Manager Arsene Wenger has led the club into Europe’s lucrative club competition every season he has been in charge. But Arsenal are suffering their worst ever campaign under the Frenchman, are in danger of missing out on a trophy for the eighth straight year – and may yet struggle to qualify for Champions League football next year.
Now the club’s big backers, who have negotiated an extension on their contract to cover the five seasons from 2014-15, have disclosed they are taking precautions in case the club’s Champions League revenue and exposure suddenly dry up.
Emirates senior vice-president Boutros Boutros confirmed that the Dubai-based airline, which puts its name to both the stadium and Arsenal’s shirts, are planning to impose results-based precautions as part of any new deal.
“There are certain clauses, from 2015, that we pay them a percentage less if they don’t perform. ‘The Champions League is part of the new contract. It’s just to keep them on their toes. It’s fair to us and fair to them. Boutros insisted that Arsenal remained ‘an incredibly strong brand, well managed, with a great coach”. [Source: Dailymail]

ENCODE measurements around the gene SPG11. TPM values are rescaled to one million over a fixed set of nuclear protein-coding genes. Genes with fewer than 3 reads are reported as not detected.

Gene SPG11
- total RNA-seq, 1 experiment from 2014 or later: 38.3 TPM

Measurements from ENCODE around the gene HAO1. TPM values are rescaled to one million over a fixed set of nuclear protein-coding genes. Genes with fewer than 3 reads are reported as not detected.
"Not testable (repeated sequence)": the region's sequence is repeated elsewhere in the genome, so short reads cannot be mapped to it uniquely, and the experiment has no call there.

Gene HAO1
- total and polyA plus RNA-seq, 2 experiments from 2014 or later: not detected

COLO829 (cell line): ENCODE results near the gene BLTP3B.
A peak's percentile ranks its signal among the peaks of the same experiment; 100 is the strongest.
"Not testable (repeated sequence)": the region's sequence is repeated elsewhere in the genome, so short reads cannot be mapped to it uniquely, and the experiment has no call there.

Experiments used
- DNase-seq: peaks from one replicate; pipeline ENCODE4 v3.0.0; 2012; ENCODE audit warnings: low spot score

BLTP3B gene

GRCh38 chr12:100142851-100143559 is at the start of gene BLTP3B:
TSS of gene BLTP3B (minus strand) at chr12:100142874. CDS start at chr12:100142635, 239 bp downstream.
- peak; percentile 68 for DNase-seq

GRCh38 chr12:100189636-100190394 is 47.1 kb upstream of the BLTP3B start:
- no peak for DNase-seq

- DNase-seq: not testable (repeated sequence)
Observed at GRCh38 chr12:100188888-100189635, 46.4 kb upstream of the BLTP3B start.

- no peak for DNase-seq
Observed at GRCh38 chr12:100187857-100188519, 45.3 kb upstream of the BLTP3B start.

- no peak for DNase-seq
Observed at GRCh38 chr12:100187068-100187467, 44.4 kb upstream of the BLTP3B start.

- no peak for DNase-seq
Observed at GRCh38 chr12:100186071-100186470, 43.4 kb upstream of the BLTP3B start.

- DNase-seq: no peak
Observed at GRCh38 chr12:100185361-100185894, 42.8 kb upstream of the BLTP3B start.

I often point out the power of football sponsors. Where is the line they can cross? What influence do they have? What are their leverage tools? Emirates is outlining in a very blatant way that they are not willing to invest in a team that plays the underdogs. The Dubai based airline is not keen on pouring dollars (or pounds for that matter) in a failing football asset.
My take is that Emirates has all the rights to do this. As far as I am concerned, a sponsor is a partner. It doesn’t mean that the partner wants to lose money and financial power. If Arsenal do not make it to Champions League, it’s Emirates rights to review their sponsorship deal.
However, this pressure goes both ways. We recently understand that Manchester United put pressure on Nike for a better sponsorship deal. Fact is, whoever is in a financial upper hand voices concerns and raises expectations.